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TFT Tips Part Two: Five Tips to Become a Better TFT Player

Having trouble climbing out of a current rank? Want to know what the pros are doing every game? Maybe just unsure how to play the new set? Here are five more tips that can help players achieve their goals in TFT: Fates. Check back regularly for more tip guides. Missed the last Tip guide? Click here.

1. Pick up Pairs Early On

One thing that gets thrown around a lot in TFT is the idea of playing the strongest board. This concept is the holy grail in TFT as without it, consistently players can never improve play. One way to make sure a player can play their strongest board is to play 2* units in the early game.

To do this players should be looking to pick up any pairs they see in their shop, even if they don’t have any intention of playing them later in the game. The difference of having a Maokai 2* front line vs just a 1* Garen and Wukong in Stage 2 is massive. During the PvE rounds, pick up any tank pairs (like Maokai or Wukong) as well as any good damage dealer pairs (like Twisted Fate or Nidalee). Early 2* units will make a difference in the early stages and players can always sell them later.

2. Always try to have an item holder for your late game carry unit

When players decide on a comp to play, the next step besides collecting units in that comp is to start building items that are needed for it. For example, if a player is wanting to play Vanguard Mystic Ahri, that player is going to want a Guardians Angel as well as a Jeweled Guantlet. The problem that arises is that Ahri is a tier four-unit and those items are going to be completed way before a player finds Ahri.

So what should a player do about those items? Find a good unit that can use and carry those items well. Think of it as a baton pass. Twisted fate can use both of those items well and is not going to be used in the comp later so players should use Twisted Fate as their item holder until Ahri is found. Once Ahri is found simply sell the TF and put in Ahri with those items for a quick and seamless transition. This idea works for any other unit in the game. Just put good items on a good early game unit and sell them to put those items on the end game carry when they show up.

3. Shotgun Playable Item Components

One common mistake a lot of players run into is holding onto key components in hopes of building perfect items for their carry units. Those same players often lose before their comp hits their power spike. The reason behind that is in the early game while every other comp is strong, their comp is not and the primary reason is that sitting on item components is costing them valuable HP. Instead of sitting on a bunch of item components that can potentially be used for perfect items later in the game, to save HP, players should consider slamming good item components into fantastic early game items.

Items like Ionic Spark, Brambles Vest, and Sunfire Cape are not only good late game but are even better early game as they can win fights by themselves because of the damage they do passively. Other good items to shotgun if one has the components for it are Thieves Gloves, Hand of Justice and Blue Buff. Don’t sit on items forever, keep one component that one can use later and try and shotgun the rest.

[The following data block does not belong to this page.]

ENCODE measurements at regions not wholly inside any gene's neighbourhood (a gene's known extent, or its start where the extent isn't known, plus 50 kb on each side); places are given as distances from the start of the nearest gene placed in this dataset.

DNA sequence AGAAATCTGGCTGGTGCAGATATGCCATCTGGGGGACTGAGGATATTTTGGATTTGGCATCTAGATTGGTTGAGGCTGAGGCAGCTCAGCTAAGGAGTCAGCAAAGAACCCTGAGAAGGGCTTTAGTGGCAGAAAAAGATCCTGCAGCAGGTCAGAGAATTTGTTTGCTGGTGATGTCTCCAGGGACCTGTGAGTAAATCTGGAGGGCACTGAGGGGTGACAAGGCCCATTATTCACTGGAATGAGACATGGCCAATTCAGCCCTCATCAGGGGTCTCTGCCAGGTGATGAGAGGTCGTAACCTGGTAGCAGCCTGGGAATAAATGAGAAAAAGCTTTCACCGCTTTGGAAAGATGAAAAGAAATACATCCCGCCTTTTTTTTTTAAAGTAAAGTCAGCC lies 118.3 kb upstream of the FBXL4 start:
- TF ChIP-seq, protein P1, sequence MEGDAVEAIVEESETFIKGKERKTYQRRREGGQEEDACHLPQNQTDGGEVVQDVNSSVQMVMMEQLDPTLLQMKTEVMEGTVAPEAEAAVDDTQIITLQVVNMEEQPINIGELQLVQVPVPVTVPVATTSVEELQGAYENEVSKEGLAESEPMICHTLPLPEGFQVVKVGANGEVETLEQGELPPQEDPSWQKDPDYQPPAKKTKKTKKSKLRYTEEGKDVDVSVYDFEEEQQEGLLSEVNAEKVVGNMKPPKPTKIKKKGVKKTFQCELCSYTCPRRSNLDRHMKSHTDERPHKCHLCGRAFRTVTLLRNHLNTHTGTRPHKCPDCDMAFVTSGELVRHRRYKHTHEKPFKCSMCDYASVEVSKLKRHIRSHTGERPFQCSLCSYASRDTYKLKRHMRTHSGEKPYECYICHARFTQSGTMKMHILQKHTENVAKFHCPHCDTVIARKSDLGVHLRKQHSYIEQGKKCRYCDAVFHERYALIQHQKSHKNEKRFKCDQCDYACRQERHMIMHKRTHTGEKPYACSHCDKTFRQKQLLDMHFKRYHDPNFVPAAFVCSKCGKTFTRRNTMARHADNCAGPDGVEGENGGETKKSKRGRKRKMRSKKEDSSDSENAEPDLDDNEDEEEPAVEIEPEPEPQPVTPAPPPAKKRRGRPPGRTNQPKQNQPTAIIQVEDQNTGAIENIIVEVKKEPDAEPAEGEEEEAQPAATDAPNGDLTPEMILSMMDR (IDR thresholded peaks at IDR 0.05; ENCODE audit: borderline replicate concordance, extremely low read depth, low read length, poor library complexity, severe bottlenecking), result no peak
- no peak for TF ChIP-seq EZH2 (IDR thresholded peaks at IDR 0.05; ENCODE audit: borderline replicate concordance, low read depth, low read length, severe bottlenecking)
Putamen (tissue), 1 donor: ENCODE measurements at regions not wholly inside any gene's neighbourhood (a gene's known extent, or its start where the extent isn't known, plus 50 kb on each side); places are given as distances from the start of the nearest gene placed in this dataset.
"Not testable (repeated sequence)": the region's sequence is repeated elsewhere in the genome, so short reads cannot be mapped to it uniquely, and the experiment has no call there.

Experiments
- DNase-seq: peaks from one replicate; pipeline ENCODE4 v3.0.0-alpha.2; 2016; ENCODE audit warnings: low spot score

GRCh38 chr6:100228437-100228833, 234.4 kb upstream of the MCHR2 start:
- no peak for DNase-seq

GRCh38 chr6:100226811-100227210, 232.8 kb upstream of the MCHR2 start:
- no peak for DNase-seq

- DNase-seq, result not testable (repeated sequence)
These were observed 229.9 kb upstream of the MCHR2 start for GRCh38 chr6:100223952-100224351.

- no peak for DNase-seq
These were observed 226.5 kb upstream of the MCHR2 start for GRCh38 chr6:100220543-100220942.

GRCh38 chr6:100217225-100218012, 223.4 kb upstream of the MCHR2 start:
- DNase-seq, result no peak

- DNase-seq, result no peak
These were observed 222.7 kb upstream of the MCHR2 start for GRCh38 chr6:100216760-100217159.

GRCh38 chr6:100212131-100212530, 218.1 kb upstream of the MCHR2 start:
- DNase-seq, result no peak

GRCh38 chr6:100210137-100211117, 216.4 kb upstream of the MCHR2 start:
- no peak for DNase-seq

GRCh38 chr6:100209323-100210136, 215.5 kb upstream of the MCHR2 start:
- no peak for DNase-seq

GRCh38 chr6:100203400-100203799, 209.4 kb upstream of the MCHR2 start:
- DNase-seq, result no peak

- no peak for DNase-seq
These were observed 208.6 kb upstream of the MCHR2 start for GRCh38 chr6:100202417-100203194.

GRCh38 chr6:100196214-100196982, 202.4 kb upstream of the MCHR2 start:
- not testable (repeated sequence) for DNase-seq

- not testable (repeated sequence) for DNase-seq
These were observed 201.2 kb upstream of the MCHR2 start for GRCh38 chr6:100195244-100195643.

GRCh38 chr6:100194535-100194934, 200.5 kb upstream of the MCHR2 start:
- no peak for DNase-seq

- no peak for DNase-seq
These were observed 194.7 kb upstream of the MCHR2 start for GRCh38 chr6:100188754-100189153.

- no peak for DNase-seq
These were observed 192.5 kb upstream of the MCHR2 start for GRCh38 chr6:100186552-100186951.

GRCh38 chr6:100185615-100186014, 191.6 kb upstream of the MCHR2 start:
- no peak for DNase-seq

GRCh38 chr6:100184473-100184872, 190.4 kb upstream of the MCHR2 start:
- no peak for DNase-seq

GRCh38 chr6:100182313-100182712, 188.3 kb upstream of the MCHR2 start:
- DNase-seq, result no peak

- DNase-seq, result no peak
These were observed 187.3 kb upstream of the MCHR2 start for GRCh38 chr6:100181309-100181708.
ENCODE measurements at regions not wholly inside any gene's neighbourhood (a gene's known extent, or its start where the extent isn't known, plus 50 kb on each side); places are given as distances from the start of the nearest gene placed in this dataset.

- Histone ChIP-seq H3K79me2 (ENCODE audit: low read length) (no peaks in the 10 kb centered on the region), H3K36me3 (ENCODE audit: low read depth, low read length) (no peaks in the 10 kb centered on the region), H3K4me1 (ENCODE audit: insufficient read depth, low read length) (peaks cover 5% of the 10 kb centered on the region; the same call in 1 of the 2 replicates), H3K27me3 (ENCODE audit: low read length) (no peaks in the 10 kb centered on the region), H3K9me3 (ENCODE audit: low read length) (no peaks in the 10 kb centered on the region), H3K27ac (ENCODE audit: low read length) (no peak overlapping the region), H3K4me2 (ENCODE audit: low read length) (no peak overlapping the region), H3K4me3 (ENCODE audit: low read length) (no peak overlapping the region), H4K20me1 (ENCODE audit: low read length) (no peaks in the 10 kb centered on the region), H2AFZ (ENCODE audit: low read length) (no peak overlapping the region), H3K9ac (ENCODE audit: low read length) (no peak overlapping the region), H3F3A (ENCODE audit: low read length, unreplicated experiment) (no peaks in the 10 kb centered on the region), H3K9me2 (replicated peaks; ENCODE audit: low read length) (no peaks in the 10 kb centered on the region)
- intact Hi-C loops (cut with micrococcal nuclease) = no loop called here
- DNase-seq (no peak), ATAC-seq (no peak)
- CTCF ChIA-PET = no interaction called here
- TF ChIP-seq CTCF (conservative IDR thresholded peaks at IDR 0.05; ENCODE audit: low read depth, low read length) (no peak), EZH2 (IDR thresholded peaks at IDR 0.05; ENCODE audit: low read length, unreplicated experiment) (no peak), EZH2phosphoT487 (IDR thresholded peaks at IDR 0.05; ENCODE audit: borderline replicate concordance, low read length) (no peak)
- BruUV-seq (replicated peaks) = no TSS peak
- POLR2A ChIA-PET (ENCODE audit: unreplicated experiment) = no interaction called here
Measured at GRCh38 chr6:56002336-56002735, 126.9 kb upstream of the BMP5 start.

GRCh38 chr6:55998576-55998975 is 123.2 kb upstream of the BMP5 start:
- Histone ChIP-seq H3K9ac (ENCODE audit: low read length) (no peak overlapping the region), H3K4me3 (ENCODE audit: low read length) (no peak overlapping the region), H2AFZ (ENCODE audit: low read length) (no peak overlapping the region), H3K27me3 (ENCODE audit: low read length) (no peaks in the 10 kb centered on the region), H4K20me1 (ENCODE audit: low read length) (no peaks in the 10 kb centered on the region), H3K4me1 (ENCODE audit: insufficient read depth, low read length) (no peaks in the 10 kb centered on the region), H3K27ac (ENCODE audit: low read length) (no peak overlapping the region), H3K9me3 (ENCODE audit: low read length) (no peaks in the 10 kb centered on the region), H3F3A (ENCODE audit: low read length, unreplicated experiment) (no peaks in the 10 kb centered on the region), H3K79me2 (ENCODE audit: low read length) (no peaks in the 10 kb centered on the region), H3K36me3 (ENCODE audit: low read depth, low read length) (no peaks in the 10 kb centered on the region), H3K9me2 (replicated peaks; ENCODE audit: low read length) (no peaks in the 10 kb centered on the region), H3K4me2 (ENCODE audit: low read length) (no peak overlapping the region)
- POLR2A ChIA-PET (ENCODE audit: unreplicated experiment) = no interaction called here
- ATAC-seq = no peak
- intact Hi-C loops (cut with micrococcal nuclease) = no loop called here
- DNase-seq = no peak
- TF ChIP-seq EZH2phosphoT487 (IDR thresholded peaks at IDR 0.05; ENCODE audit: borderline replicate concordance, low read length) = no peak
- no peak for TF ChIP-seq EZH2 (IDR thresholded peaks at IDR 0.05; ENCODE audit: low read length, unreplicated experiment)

4. Always try to have at least two comps in mind when queuing up for a game.

In TFT, being able to play flexible is a valuable trait that a lot of top-level players have. However, players can reach the top even if they are not flexible. The key to success is to have a main comp that one wants to play heading into the game; but even more important is to have a backup plan. Having at least two comps that one wants to play memorized will help a lot. When plan A goes bad try to find a plan B comp that is similar to the plan A comp so it’s an easy pivot option.

Let’s say one want to play Moonlight Aphelios. Start by gathering the items for the comp like Rageblade and Guardians Angel. But after realizing that one is not hitting the Aphelios’ they need and are bleeding HP. But then in the shop the player finds an Ashe and a Warwick. Ashe Brawlers utilize the same items as Moonlight Aphelios. So, if they know how to play both comps, this would be a perfect example of when any player can transition into playing Ashe Brawlers instead of Moonlight Aphelios. The key to takeaway from this tip is to always know how to play at least two comps so that one is not lost when your main comp can’t be found.

5. Always know what to get from the Carousel and have a backup plan

The Carousel mechanic in TFT is one of the most important ones to understand in the entire game. Games can be won and lost at the Carousel so having mastery is super important. Heading into each Carousel, a player should have a quick list of components they need. Too many times in low elo, a player will tunnel vision on a particular component and it either won’t be there or someone else took it and at that point, they do not know what to take. This sometimes ends with a useless component that has no room in the comp they are building. ยืนยัน เบอร์ รับ เครดิต ฟรี ไม่ ต้อง ฝาก.

To combat this, have a plan A and a plan B so that no matter what, one is not stuck in the middle thinking about what to take. For example, if a player already has a sword component that they want to turn into a GA for their frontline tank they will obviously be looking for chain vest on the carousel. But if the chain vest is gone, maybe that sword can turn into a Giant Slayer for a backline carry so now a bow would be good too. This small change in how a player approaches carousel can mean the difference between a bottom four and a top-four.

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